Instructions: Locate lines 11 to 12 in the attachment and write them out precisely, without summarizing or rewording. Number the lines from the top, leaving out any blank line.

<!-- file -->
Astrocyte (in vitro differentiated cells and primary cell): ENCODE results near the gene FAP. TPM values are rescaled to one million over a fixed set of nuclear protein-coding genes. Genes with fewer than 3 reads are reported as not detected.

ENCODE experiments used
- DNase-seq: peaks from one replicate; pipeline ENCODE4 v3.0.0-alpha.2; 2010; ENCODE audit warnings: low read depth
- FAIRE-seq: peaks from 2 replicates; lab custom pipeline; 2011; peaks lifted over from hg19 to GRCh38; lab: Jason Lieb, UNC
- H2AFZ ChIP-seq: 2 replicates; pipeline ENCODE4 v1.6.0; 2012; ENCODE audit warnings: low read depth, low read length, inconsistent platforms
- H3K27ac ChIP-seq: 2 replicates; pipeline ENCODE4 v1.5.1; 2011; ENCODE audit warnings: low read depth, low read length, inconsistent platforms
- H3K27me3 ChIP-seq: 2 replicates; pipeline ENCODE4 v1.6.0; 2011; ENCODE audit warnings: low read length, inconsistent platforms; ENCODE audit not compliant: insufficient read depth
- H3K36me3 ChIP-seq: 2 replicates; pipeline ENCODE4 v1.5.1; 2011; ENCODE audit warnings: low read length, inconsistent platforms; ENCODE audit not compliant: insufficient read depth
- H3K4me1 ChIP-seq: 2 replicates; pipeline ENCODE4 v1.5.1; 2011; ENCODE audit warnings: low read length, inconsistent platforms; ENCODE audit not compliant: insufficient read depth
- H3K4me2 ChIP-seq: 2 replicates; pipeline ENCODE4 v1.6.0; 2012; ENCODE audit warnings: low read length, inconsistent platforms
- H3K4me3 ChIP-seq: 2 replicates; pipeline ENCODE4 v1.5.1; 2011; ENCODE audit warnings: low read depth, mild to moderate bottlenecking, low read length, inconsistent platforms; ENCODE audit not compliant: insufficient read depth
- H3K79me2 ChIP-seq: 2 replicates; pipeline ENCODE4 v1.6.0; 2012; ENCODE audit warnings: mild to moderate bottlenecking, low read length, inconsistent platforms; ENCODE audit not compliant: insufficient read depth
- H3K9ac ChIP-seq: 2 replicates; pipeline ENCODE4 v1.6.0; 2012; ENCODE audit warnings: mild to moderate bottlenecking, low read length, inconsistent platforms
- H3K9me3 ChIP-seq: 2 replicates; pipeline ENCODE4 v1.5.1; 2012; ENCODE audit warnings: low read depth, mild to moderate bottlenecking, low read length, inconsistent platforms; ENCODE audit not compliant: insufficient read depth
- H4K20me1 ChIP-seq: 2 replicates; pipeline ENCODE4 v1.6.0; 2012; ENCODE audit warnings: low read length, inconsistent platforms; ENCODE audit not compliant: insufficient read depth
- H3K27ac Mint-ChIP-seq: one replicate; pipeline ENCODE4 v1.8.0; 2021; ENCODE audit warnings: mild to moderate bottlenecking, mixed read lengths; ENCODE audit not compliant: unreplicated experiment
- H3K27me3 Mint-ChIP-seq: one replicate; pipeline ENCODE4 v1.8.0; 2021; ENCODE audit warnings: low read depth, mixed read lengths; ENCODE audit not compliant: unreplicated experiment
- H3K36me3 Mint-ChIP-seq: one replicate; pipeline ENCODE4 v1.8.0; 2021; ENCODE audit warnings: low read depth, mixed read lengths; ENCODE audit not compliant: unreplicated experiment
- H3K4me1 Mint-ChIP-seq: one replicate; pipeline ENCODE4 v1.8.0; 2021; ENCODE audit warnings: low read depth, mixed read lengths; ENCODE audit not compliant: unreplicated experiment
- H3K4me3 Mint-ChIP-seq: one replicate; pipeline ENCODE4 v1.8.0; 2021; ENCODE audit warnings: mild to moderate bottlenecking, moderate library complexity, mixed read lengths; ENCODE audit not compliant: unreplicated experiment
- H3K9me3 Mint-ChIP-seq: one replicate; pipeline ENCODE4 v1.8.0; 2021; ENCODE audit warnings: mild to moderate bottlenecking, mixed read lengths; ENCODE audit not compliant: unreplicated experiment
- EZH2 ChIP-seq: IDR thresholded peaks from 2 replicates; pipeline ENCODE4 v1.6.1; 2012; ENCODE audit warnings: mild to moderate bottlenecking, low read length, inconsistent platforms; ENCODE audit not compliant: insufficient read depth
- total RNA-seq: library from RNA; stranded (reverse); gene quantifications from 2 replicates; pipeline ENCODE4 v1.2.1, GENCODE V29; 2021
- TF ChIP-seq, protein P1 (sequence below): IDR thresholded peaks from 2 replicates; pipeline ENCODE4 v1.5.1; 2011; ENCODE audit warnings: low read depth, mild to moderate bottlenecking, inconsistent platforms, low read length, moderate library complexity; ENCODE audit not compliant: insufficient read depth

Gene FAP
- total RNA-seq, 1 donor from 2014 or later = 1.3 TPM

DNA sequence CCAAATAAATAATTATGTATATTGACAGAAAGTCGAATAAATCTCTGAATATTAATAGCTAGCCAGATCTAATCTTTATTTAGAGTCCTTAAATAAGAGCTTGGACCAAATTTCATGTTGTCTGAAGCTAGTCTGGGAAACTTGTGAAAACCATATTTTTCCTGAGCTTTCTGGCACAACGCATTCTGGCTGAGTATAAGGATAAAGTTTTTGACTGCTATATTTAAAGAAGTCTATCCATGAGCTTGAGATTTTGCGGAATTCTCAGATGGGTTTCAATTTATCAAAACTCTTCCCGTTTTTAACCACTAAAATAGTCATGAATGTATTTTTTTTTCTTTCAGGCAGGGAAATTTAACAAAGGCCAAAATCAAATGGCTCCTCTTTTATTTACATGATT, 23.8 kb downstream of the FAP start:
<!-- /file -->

- H3K4me3 ChIP-seq: 2 replicates; pipeline ENCODE4 v1.5.1; 2011; ENCODE audit warnings: low read depth, mild to moderate bottlenecking, low read length, inconsistent platforms; ENCODE audit not compliant: insufficient read depth
- H3K79me2 ChIP-seq: 2 replicates; pipeline ENCODE4 v1.6.0; 2012; ENCODE audit warnings: mild to moderate bottlenecking, low read length, inconsistent platforms; ENCODE audit not compliant: insufficient read depth